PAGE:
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Helping everyone do better: a call for validation studies of routinely recorded health data

Authors Ehrenstein V, Petersen I, Smeeth L, Jick S, Benchimol EI, Ludvigsson JF, Sørensen HT

Received 17 January 2016

Accepted for publication 18 January 2016

Published 12 April 2016 Volume 2016:8 Pages 49—51

DOI https://doi.org/10.2147/CLEP.S104448

Checked for plagiarism Yes


Vera Ehrenstein,1 Irene Petersen,1,2 Liam Smeeth,3 Susan S Jick,4 Eric I Benchimol,5,6 Jonas F Ludvigsson,7,8 Henrik Toft Sørensen1

1Department of Clinical Epidemiology, Aarhus University Hospital, Aarhus, Denmark; 2Department of Primary Care and Population Health, University College London, London, UK; 3Department of Non-Communicable Disease Epidemiology, London School of Hygiene and Tropical Medicine, London, UK; 4Boston Collaborative Drug Surveillance Program, Boston University School of Public Health, Boston, MA, USA; 5Department of Pediatrics and School of Epidemiology, Public Health and Preventive Medicine, Faculty of Medicine, University of Ottawa, Ottawa, ON, Canada; 6Institute for Clinical Evaluative Sciences, Toronto, ON, Canada; 7Department of Medical Epidemiology and Biostatistics, Karolinska Institutet, Stockholm, 8Department of Pediatrics, University Hospital of Örebro, Sweden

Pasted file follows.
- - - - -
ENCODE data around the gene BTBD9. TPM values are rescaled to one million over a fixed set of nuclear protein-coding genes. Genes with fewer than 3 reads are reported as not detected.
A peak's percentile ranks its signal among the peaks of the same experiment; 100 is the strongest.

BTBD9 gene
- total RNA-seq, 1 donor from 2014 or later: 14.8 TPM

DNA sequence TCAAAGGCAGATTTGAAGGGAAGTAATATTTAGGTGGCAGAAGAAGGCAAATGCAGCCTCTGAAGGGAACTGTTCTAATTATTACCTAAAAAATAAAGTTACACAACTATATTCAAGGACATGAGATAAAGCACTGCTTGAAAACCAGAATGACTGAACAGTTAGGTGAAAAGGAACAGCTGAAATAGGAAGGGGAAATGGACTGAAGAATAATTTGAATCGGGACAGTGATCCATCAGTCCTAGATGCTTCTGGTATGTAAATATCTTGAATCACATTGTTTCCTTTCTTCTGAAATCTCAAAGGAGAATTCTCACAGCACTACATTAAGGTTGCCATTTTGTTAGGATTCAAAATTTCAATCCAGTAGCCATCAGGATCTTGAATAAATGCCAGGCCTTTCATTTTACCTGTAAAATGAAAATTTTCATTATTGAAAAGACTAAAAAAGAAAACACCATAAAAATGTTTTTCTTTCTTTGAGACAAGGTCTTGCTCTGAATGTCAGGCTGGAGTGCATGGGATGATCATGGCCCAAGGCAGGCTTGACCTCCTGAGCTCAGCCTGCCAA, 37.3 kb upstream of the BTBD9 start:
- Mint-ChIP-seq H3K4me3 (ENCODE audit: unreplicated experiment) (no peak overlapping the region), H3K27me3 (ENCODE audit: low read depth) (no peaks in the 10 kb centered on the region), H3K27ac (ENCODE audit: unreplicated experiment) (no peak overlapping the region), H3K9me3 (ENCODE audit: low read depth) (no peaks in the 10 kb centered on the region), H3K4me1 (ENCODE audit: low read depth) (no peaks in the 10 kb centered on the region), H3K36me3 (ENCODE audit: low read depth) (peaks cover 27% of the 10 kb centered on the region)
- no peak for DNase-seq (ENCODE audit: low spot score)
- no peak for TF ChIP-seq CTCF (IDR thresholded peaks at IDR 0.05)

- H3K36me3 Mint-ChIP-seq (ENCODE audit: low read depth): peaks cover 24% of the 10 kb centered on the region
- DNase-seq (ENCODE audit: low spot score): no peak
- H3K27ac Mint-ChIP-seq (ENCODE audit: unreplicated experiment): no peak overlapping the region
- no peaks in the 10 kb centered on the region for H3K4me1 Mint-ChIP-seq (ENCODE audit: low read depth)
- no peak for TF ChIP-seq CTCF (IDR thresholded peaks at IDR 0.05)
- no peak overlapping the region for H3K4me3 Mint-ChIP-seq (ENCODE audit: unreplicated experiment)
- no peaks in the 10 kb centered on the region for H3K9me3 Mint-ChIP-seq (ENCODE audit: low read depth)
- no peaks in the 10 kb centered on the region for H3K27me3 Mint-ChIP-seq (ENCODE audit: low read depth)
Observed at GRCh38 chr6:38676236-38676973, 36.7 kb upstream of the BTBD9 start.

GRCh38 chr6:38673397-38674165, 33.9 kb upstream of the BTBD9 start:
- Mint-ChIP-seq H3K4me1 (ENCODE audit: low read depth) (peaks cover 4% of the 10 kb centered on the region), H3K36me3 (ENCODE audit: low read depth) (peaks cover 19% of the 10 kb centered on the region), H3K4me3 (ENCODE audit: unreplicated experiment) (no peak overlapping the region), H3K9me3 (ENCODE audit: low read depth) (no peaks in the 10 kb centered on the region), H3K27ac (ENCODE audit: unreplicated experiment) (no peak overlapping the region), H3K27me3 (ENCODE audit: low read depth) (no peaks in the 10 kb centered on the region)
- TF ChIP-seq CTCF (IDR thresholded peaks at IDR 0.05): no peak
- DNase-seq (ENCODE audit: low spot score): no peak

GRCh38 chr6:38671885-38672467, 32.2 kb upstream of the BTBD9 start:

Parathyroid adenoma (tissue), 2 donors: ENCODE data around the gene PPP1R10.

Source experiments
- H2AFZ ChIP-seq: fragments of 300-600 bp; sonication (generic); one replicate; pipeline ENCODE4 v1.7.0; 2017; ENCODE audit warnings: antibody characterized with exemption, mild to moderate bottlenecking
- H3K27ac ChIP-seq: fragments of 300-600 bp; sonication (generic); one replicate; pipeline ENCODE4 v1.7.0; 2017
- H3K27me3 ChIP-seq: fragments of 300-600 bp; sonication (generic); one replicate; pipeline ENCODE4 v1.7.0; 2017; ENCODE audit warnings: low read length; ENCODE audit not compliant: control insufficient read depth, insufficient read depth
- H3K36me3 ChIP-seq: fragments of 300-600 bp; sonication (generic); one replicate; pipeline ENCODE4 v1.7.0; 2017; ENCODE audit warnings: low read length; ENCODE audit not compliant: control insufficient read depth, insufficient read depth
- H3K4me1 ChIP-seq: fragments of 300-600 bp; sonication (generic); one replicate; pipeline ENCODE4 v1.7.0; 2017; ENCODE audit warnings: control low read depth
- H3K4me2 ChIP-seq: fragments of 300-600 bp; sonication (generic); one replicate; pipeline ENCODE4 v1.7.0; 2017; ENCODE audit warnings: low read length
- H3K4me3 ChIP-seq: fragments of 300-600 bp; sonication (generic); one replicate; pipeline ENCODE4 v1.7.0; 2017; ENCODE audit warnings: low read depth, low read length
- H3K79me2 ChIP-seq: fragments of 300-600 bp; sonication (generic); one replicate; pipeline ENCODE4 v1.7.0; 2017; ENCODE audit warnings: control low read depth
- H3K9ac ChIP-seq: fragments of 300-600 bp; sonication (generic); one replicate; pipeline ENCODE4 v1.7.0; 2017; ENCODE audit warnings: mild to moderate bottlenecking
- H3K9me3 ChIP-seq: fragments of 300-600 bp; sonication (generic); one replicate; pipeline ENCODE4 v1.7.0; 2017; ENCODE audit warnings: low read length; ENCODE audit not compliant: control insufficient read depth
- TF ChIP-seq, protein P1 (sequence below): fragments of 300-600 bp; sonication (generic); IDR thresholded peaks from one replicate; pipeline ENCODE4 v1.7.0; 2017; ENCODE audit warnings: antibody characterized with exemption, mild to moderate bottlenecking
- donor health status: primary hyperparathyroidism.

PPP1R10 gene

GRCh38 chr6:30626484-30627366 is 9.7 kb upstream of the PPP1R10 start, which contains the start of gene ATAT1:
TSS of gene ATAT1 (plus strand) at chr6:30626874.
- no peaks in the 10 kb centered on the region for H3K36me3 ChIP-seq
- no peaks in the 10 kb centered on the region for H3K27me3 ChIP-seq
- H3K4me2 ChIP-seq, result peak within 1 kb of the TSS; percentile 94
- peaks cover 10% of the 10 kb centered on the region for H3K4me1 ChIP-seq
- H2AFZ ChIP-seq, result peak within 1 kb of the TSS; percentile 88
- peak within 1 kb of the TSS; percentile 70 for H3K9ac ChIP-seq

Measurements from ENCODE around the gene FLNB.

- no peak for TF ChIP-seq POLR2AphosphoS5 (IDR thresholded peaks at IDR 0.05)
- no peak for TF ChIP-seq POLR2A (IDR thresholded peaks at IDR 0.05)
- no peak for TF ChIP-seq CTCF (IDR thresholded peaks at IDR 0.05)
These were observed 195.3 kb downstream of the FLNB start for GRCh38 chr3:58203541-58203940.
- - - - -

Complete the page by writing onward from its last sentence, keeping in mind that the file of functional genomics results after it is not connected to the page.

There has been a surge of availability and use for research of routinely collected electronic health data, such as electronic health records, health administrative data, and disease registries. Symptomatic of this surge, in 2012, Pharmacoepidemiology and Drug Safety (PDS) published a supplemental issue containing several reviews of validated methods for identifying health outcomes using routine health data,1 focusing on databases feeding the US Mini-Sentinel Program.2

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